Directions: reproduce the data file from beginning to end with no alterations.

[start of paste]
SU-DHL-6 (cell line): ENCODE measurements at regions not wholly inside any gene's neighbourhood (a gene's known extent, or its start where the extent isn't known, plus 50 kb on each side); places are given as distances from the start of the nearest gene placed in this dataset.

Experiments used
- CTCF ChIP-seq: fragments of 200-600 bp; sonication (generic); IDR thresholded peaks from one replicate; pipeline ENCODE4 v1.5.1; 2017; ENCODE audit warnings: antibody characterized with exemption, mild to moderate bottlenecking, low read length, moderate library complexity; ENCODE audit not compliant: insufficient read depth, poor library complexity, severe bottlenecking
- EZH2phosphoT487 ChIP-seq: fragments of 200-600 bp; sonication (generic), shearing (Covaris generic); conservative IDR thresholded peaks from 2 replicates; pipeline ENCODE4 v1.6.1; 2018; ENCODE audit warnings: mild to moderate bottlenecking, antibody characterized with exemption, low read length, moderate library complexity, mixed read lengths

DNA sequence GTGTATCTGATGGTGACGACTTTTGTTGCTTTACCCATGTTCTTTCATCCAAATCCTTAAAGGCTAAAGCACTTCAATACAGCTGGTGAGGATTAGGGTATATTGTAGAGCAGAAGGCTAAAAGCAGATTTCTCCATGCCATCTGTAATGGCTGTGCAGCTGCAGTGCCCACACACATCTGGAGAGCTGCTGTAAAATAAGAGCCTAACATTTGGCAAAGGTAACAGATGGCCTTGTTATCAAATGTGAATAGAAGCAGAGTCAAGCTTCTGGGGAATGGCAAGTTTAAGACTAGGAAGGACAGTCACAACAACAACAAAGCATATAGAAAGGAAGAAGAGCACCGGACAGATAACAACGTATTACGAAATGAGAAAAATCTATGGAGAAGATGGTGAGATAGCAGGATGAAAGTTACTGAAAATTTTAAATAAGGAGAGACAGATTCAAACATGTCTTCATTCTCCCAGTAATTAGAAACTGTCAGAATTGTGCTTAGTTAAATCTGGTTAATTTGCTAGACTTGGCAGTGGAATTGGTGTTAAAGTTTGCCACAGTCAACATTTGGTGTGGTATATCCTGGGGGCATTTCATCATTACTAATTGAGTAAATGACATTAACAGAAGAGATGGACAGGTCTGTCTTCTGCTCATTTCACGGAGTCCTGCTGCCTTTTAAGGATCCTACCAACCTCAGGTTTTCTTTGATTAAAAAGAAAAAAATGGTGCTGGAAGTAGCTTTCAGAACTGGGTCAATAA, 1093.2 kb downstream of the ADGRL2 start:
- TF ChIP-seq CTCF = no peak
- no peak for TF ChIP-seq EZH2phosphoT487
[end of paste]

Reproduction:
SU-DHL-6 (cell line): ENCODE measurements at regions not wholly inside any gene's neighbourhood (a gene's known extent, or its start where the extent isn't known, plus 50 kb on each side); places are given as distances from the start of the nearest gene placed in this dataset.

Experiments used
- CTCF ChIP-seq: fragments of 200-600 bp; sonication (generic); IDR thresholded peaks from one replicate; pipeline ENCODE4 v1.5.1; 2017; ENCODE audit warnings: antibody characterized with exemption, mild to moderate bottlenecking, low read length, moderate library complexity; ENCODE audit not compliant: insufficient read depth, poor library complexity, severe bottlenecking
- EZH2phosphoT487 ChIP-seq: fragments of 200-600 bp; sonication (generic), shearing (Covaris generic); conservative IDR thresholded peaks from 2 replicates; pipeline ENCODE4 v1.6.1; 2018; ENCODE audit warnings: mild to moderate bottlenecking, antibody characterized with exemption, low read length, moderate library complexity, mixed read lengths

DNA sequence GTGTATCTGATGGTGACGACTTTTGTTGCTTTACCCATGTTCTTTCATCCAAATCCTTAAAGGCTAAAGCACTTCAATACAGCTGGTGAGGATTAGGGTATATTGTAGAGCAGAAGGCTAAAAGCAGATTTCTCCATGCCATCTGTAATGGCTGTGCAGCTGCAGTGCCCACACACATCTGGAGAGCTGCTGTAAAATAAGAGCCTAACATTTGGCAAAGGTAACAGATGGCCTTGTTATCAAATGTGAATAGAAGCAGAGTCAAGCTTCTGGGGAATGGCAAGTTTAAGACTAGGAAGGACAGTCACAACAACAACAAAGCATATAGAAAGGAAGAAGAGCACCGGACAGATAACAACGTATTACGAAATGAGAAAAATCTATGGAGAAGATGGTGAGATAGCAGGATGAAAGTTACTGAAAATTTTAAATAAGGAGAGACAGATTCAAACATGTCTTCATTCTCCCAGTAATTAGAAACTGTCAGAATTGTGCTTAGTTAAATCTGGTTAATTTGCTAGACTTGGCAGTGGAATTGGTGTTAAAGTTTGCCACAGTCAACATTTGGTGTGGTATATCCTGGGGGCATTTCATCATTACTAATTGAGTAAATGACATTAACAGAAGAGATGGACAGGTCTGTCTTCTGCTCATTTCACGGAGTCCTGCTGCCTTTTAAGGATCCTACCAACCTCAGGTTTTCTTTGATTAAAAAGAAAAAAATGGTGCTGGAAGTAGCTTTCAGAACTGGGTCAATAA, 1093.2 kb downstream of the ADGRL2 start:
- TF ChIP-seq CTCF = no peak
- no peak for TF ChIP-seq EZH2phosphoT487